The page descibes what the framework approach involves. It is based upon Chapter 1 of the Framework Introduction and Guide.
- Framework approach
- Data Development
- Data, Technology, and Procedures
- Framework Benefits
- Cooperative Efforts
The framework is a collaborative effort to create a widely available source of basic geographic data. It provides the most common data themes geographic data users need, as well as an environment to support the development and use of these data. The framework’s key aspects are
- seven themes of digital geographic data that are commonly used;
- procedures, technology, and guidelines that provide for integration, sharing, and use of these data; and
- institutional relationships and business practices that encourage the maintenance and use of data.
The framework represents "data you can trust" -- the best available data for an area, certified, standardized, and described according to a common standard. It provides a foundation on which organizations can build by adding their own detail and compiling other data sets.
Thousands of organizations spend billions of dollars each year producing and using geographic data. Yet, they still do not have the information they need to solve critical problems. There are several aspects to this problem:
- Most organizations need more data than they can afford. Frequently, large amounts of money are spent on basic geographic data, leaving little for applications data and development. Some organizations cannot afford to collect base information at all.
- Organizations often need data outside their jurisdictions or operational areas. They do not collect these data themselves, but other organizations do.
- Data collected by different organizations are often incompatible. The data may cover the same geographic area but use different geographic bases and standards. In addition, information needed to solve cross-jurisdictional problems is often unavailable.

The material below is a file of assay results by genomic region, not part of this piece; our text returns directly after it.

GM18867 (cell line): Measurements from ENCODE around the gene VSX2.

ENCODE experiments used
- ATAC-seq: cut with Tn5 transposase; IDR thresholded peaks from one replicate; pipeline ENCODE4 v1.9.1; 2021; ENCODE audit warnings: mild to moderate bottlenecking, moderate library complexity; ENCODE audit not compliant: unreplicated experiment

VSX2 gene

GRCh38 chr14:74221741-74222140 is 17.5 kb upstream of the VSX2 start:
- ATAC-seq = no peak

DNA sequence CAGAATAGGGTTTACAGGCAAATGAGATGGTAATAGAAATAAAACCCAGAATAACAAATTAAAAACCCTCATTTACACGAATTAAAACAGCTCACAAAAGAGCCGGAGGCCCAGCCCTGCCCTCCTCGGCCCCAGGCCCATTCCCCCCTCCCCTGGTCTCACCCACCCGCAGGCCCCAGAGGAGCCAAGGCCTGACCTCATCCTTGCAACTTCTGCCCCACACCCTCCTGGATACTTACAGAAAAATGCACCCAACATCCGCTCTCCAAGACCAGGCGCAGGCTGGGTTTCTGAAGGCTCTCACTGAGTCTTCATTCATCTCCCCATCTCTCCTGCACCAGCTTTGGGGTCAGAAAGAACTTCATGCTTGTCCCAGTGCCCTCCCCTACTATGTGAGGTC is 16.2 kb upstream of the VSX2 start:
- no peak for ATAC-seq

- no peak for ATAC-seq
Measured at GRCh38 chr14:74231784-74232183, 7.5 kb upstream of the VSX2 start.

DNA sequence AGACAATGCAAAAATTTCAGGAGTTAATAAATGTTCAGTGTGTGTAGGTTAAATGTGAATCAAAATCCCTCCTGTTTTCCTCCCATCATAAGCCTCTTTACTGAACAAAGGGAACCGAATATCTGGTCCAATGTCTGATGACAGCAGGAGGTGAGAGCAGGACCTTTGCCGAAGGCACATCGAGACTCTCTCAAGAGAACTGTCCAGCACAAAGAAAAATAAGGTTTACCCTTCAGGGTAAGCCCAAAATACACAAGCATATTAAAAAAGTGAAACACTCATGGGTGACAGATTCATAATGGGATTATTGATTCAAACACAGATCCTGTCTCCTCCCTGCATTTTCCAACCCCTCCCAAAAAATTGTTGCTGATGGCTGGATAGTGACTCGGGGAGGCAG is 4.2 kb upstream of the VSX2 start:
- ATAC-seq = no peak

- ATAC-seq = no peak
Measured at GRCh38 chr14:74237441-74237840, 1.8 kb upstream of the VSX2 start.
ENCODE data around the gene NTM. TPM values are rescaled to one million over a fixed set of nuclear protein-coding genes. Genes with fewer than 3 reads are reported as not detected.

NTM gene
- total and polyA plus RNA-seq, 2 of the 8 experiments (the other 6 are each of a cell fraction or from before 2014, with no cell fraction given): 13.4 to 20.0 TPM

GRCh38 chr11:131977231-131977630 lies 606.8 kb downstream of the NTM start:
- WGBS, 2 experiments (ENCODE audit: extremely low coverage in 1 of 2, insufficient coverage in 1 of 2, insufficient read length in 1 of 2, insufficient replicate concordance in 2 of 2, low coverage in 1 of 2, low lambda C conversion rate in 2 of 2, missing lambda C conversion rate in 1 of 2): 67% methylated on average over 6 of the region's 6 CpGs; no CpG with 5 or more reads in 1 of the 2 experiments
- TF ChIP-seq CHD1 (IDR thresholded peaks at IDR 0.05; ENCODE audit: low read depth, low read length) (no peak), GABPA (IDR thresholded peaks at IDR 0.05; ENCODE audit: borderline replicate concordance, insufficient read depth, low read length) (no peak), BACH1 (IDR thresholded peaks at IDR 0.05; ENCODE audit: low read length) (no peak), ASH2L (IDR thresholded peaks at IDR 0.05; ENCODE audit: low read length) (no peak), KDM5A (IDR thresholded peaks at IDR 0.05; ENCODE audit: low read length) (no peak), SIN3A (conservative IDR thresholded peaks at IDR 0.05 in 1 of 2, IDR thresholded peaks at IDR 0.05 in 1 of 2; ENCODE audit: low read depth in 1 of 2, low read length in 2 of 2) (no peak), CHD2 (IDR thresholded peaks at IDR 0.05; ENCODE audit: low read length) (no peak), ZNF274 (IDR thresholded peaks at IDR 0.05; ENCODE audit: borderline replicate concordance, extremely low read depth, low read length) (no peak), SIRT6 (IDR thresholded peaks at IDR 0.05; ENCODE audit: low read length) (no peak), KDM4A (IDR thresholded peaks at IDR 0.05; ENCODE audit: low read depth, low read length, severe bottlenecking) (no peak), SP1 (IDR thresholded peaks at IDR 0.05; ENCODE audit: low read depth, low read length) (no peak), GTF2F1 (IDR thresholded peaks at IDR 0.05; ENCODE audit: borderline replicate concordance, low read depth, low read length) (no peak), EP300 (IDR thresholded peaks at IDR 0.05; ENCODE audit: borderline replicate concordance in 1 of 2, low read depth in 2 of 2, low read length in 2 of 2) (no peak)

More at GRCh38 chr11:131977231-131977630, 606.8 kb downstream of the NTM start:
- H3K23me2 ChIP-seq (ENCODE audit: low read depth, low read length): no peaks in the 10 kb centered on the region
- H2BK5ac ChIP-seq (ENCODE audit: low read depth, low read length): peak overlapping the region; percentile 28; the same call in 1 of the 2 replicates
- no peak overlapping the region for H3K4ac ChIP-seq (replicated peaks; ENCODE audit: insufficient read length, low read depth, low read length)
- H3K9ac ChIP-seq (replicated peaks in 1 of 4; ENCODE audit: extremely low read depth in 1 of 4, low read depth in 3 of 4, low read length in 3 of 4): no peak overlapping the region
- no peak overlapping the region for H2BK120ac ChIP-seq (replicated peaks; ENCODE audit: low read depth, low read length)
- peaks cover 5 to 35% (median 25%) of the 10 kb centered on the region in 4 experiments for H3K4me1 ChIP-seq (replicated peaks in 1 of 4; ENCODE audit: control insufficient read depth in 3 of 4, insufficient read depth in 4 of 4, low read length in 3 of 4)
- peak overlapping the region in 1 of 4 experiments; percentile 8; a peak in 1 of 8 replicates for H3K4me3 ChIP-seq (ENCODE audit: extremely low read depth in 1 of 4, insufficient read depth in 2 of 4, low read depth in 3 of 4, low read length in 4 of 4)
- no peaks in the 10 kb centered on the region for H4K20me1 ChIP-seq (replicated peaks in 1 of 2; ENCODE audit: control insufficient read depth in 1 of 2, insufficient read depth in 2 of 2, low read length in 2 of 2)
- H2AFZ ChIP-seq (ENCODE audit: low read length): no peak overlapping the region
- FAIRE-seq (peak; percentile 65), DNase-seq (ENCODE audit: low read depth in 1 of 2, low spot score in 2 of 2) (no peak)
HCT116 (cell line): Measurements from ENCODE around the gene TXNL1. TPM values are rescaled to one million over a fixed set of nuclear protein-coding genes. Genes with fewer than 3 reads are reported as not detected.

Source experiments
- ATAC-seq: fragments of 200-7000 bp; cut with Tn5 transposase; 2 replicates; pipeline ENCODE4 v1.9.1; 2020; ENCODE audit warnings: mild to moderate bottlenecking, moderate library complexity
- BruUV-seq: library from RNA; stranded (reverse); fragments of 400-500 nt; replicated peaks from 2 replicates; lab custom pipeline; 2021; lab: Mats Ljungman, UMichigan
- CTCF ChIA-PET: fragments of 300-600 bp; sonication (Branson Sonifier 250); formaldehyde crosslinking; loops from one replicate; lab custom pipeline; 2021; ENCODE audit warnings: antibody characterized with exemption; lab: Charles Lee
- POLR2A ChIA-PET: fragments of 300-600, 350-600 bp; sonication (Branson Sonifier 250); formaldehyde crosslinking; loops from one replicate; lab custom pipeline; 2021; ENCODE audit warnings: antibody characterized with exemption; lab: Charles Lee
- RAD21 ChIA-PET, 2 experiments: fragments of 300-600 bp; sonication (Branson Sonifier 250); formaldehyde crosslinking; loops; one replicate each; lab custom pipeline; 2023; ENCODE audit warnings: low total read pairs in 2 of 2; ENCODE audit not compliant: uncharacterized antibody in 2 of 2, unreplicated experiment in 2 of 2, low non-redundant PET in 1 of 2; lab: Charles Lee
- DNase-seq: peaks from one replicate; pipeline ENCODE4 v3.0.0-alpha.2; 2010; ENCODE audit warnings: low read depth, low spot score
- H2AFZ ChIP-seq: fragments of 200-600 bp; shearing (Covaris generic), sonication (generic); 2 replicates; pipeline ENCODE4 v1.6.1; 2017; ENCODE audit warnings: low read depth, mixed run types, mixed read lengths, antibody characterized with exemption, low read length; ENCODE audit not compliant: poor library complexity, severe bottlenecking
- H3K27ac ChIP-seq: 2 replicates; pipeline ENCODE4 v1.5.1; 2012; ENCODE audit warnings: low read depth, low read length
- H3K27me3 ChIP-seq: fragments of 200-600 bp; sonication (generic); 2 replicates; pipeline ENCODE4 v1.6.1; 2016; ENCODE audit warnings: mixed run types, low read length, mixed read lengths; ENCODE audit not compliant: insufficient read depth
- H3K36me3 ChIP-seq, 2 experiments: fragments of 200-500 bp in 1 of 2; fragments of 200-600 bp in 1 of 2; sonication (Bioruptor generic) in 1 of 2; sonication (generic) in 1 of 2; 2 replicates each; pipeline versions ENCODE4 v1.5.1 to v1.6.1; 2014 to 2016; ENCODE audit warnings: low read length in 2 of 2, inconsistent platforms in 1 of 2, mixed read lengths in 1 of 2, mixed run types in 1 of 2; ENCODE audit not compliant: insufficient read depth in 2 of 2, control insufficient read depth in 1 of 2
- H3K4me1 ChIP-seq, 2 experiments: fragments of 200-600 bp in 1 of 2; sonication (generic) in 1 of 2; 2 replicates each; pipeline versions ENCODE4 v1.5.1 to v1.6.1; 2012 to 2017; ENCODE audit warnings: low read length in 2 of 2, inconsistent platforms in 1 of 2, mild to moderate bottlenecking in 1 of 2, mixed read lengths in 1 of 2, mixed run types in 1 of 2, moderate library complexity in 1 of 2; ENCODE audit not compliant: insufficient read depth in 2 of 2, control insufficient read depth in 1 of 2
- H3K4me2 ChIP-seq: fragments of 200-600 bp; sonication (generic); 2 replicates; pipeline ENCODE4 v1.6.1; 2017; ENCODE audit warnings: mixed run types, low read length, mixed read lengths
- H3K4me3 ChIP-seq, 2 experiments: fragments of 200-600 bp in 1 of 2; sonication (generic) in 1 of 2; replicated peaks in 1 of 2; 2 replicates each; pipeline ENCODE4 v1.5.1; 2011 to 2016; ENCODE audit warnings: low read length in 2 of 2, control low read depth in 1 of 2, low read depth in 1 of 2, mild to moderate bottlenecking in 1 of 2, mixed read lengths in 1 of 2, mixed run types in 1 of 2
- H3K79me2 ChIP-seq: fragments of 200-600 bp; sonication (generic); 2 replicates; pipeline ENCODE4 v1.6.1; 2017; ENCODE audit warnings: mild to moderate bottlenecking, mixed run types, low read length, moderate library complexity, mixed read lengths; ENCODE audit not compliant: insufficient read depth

Many of the resources organizations spend on geographic information systems (GIS) go toward duplicating other organizations’ data collection efforts. The same geographic data themes for an area are collected again and again, at great expense. We cannot afford to continue to operate this way.
The framework will greatly improve this situation by leveraging individual geographic data efforts so data can be shared. It provides basic geographic data in a common format and an accessible environment that anyone can use and to which anyone can contribute. In this environment, users can perform cross-jurisdictional and cross-organizational analyses and operations, and organizations can funnel their resources into applications, rather than duplicating data production efforts.
There are many situations in which the framework will help users. A regional transportation planning project can use base data supplied by the localities it spans. Local, state, and federal agencies can respond quickly to a natural disaster by combining data. A county can use watershed data from beyond its boundaries to plan its water resources. State agencies can better track the ownership of publicly held lands by working with local governments’ parcel data. State and local governments can more easily comply with federal reporting requirements.
Geographic data users from many disciplines have a recurring need for a few themes of basic data: geodetic control, orthoimagery, elevation, transportation, hydrography, governmental units, and cadastral information. Many organizations produce and use such data every day. The framework provides basic information for these data themes.
By attaching their own geographic data — which can cover innumerable subjects and themes — to the common data in the framework, users can build their applications more easily and at less cost. The seven data themes provide
- basic data that can be used in applications,
- a base to which users can add or attach geographic details and attributes,
- a reference source for accurately registering and compiling participants’ own data sets, and
- a reference map for displaying the locations and the results of an analysis of other data.
The framework is a growing data resource to which geographic data producers can contribute. It will continually evolve and improve.
The framework also includes procedures, guidelines, and technology to enable participants to build, integrate, maintain, distribute, and use framework data. These elements ensure that
- users can depend on accurate, detailed data that can be certified and integrated into the framework to create a trustworthy data source;
- users can update their data holdings from the framework data; and
- users can attach additional information to the framework.